Robert J. Sawyer

Hugo and Nebula Award-Winning Science Fiction Writer

Sparkling Mike Resnick

by Rob - August 25th, 2012.
Filed under: Uncategorized.

My great friend and mentor Mike Resnick is Guest of Honor at Chicon 7, the 2012 World Science Fiction Convention, which begins next week in Chicago. To commemorate that, here’s the introduction I wrote for Mike’s 2003 collection Resnick at Large: Resnick Speaks His Mind on Everything.


Here’s something most people don’t know about Mike Resnick. His middle name — I kid you not — is Diamond.

Now, as a writer myself (one of the legions who have learned much of their craft by reading Resnick and being mentored by him), I know how important the symbolism of names is, but my wife always balks when I use one that’s too obviously appropriate. And yet, Diamond really is a perfect name for Mike.

First, of course, the guy’s brilliant. All you have to do is read any of his dozens of books to know that.

Second, he’s multifaceted. Mike writes some of the most socially relevant fiction in the history of SF (see the “Kirinyaga” stories, for instance), but he also writes lots of laugh-out-loud funny stuff. And, of course, he’s not just an award-winning novelist and an award-winning short-story writer, but also a screenwriter, a magnificent essayist, a wonderful fan writer, and an indefatigable anthology editor.

Third, he’s transparent. There is absolutely no guile in our Mr. Resnick. He speaks plainly — even bluntly; writes with Asimovian clarity; and makes no secret of his ambitions.

Fourth, as the Diamond Merchants Association’s slogan has it, “a diamond is forever.” Most twentieth and twenty-first century SF writers will be quickly forgotten. Not Mike. Because his work is often parable, it goes beyond being mere entertainment (although it most assuredly is entertaining); Mike writes passionately about things that matter to him and will matter to us, as a species, far into the future.

Fifth, like a diamond, our man Mike is known by his statistics: he’s won four Hugo awards, a Nebula award, a Locus award, the Prix Eiffel, two Ignotus awards, the Seiun award, the Universitat Politècnica de Catalunya’s SF award, six Science Fiction Chronicle awards, four Asimov’s readers’ polls, a Hayakawa SF Magazine readers’ poll, and ten — count ‘em, ten — HOMer Awards voted on by the members of the SF Literature forums on CompuServe.

Sixth, Michael Diamond Resnick is the very symbol of generosity. No writer in recent history has done more to encourage beginning talent. He’s bought lots of first stories for his anthologies (and gotten jaded fools like me back into writing short fiction after having given it up), he freely dispenses advice on all aspects of the writing game, and he’s constantly taking time to promote other writers.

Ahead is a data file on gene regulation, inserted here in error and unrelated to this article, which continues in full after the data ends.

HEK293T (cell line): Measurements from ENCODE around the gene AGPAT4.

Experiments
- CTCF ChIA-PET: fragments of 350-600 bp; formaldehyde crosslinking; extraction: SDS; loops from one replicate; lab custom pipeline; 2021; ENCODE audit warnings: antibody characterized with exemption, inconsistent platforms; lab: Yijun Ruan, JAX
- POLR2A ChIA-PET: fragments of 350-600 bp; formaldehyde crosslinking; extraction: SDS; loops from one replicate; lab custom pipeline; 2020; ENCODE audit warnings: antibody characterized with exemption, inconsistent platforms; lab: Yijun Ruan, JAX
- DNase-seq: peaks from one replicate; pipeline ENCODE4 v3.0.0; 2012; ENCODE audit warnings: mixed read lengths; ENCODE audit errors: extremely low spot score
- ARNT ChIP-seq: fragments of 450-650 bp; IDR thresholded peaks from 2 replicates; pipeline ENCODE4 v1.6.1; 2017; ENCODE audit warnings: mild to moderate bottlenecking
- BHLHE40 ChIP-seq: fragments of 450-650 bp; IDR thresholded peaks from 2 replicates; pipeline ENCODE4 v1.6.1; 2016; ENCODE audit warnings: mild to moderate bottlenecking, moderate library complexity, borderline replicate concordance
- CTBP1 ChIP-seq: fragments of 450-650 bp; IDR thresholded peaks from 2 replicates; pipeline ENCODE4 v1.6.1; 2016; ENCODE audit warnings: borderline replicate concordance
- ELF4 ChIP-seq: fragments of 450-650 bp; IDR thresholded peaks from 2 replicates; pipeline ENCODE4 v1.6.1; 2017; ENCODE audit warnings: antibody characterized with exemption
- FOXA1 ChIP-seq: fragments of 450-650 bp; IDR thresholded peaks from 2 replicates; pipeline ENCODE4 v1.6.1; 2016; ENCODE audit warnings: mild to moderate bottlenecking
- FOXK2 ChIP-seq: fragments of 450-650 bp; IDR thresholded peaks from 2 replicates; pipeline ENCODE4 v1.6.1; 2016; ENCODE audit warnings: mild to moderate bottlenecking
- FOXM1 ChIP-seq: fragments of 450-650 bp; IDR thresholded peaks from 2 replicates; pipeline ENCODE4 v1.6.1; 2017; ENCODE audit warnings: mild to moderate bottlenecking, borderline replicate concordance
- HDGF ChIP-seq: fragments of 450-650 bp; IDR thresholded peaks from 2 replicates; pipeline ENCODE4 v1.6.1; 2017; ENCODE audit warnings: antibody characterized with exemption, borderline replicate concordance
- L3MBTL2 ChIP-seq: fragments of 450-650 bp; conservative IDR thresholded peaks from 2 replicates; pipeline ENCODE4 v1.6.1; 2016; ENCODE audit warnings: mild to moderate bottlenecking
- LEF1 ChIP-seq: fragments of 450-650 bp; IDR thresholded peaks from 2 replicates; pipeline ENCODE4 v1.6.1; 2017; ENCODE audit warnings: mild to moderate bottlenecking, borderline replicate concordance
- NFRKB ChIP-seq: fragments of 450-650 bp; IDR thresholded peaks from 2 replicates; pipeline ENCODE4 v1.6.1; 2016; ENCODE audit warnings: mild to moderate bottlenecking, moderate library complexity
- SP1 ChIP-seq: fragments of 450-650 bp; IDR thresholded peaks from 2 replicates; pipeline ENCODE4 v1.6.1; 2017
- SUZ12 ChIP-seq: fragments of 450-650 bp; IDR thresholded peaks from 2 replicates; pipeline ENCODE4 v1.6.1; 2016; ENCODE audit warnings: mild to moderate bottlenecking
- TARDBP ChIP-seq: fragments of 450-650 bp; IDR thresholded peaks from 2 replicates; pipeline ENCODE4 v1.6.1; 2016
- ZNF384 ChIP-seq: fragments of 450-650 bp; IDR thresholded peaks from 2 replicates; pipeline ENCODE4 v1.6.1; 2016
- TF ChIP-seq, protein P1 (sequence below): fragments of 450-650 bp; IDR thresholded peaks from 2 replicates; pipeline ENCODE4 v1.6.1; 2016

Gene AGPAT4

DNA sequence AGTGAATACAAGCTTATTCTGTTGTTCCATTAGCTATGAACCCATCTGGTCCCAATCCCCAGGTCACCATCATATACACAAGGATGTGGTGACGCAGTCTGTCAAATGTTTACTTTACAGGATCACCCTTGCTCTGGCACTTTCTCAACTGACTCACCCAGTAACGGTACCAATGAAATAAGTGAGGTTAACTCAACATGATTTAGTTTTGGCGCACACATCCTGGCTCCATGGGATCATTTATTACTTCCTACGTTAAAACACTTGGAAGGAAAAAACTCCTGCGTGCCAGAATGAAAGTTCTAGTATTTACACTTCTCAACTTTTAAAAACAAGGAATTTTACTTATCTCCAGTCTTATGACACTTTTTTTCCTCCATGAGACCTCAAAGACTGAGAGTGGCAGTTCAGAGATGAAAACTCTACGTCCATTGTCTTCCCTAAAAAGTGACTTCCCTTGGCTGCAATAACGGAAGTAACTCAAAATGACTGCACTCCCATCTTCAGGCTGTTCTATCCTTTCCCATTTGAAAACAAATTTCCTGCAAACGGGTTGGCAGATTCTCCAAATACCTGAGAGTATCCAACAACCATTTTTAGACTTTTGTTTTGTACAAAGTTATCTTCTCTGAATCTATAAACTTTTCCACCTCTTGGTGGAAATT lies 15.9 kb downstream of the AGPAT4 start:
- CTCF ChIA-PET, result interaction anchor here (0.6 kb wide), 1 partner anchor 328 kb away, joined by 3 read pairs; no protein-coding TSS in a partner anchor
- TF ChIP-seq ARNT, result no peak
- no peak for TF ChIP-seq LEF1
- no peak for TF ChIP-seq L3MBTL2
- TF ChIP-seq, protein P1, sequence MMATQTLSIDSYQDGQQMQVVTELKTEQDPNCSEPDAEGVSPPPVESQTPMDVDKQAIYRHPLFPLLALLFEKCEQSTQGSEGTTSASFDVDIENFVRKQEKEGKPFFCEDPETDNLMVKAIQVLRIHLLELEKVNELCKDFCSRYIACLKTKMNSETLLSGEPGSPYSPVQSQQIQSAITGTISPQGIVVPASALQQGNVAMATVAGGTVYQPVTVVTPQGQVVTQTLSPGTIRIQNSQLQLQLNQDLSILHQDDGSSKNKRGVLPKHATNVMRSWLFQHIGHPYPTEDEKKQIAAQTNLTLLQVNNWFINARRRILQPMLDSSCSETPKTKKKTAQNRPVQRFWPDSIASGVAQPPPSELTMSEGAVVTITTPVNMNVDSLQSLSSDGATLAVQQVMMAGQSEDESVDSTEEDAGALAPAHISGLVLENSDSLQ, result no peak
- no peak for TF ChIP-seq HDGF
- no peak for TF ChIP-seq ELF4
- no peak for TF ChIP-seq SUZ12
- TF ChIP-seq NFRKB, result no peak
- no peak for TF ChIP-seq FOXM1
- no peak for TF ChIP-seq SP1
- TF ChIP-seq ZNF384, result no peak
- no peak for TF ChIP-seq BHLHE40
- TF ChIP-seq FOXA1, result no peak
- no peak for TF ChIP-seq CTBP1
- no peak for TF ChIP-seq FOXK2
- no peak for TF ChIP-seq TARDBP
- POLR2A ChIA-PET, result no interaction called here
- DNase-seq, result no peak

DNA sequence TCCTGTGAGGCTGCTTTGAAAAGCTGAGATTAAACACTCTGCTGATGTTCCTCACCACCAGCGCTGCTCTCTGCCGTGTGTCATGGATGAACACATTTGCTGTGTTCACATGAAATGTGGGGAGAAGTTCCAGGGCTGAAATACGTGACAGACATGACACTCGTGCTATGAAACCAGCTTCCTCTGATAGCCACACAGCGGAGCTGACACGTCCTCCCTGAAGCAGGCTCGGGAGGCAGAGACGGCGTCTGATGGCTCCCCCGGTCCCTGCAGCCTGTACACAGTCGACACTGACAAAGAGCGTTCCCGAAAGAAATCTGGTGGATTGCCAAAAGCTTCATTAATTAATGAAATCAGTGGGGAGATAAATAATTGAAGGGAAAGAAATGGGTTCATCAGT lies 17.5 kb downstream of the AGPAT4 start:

(I’ll give you an example: every year at the SF convention Eeriecon in Niagara Falls, New York, I do a panel on Friday evening called “The Late Night Talk Show,” where I pretend to be Jay Leno, and interview the other convention guests about whatever they want to promote. Mike was Guest of Honor at Eeriecon one year, and when it came time for me to interview him, he said, “You’ll all hear enough about me over the weekend. I’d rather talk about another writer who excites me,” and he spent his whole time in the spotlight promoting William Sanders instead. That’s class.)

Seventh, as the saying goes, a diamond is a girl’s best friend. There is no better marriage in the SF industry than that between Mike and his lovely, charming, witty wife Carol. Mike always refers to Carol as his “uncredited collaborator,” and he dedicates every single book to her first, and then, secondarily, to somebody else.

Eighth, diamonds are associated with Africa, the continent with the world’s best mines. Mike’s affinity with Africa is well known, and his nickname throughout the SF world is Bwana. Not only does he edit the Resnick Library of African Adventure, and frequently visits that continent, but his African-tinged tales — from short works like “Seven Views of Olduvai Gorge” and “The Manamouki” to novels like Ivory, Paradise, Inferno, and Purgatory — are the sort of thoughtful, important writing that let the rest of us hold our heads high when we say we’re science-fiction writers.

But, enough from me. It’s time to hear from Mike. Turn the page, and say hello to a true gem of a man.

Photo by Laura Domitz

Robert J. Sawyer online:
WebsiteFacebookTwitterEmail

Comments are closed.